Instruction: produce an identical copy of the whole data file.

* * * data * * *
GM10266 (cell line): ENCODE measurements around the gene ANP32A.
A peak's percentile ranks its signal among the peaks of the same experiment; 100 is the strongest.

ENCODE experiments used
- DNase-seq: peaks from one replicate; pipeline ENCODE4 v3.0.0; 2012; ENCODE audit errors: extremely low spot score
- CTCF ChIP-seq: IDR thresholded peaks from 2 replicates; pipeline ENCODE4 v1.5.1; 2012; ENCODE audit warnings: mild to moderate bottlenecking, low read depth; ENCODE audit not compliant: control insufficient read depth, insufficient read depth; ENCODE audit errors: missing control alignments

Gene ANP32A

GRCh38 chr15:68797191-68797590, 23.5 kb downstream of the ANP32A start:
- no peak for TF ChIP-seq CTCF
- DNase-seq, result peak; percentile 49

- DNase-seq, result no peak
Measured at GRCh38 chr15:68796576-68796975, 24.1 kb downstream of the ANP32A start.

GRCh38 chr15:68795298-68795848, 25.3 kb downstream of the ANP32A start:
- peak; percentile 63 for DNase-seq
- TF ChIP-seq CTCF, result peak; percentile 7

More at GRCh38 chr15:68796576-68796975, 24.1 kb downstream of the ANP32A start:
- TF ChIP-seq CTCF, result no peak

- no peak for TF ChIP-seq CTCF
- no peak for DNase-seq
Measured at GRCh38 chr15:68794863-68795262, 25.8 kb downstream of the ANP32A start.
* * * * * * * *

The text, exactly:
GM10266 (cell line): ENCODE measurements around the gene ANP32A.
A peak's percentile ranks its signal among the peaks of the same experiment; 100 is the strongest.

ENCODE experiments used
- DNase-seq: peaks from one replicate; pipeline ENCODE4 v3.0.0; 2012; ENCODE audit errors: extremely low spot score
- CTCF ChIP-seq: IDR thresholded peaks from 2 replicates; pipeline ENCODE4 v1.5.1; 2012; ENCODE audit warnings: mild to moderate bottlenecking, low read depth; ENCODE audit not compliant: control insufficient read depth, insufficient read depth; ENCODE audit errors: missing control alignments

Gene ANP32A

GRCh38 chr15:68797191-68797590, 23.5 kb downstream of the ANP32A start:
- no peak for TF ChIP-seq CTCF
- DNase-seq, result peak; percentile 49

- DNase-seq, result no peak
Measured at GRCh38 chr15:68796576-68796975, 24.1 kb downstream of the ANP32A start.

GRCh38 chr15:68795298-68795848, 25.3 kb downstream of the ANP32A start:
- peak; percentile 63 for DNase-seq
- TF ChIP-seq CTCF, result peak; percentile 7

More at GRCh38 chr15:68796576-68796975, 24.1 kb downstream of the ANP32A start:
- TF ChIP-seq CTCF, result no peak

- no peak for TF ChIP-seq CTCF
- no peak for DNase-seq
Measured at GRCh38 chr15:68794863-68795262, 25.8 kb downstream of the ANP32A start.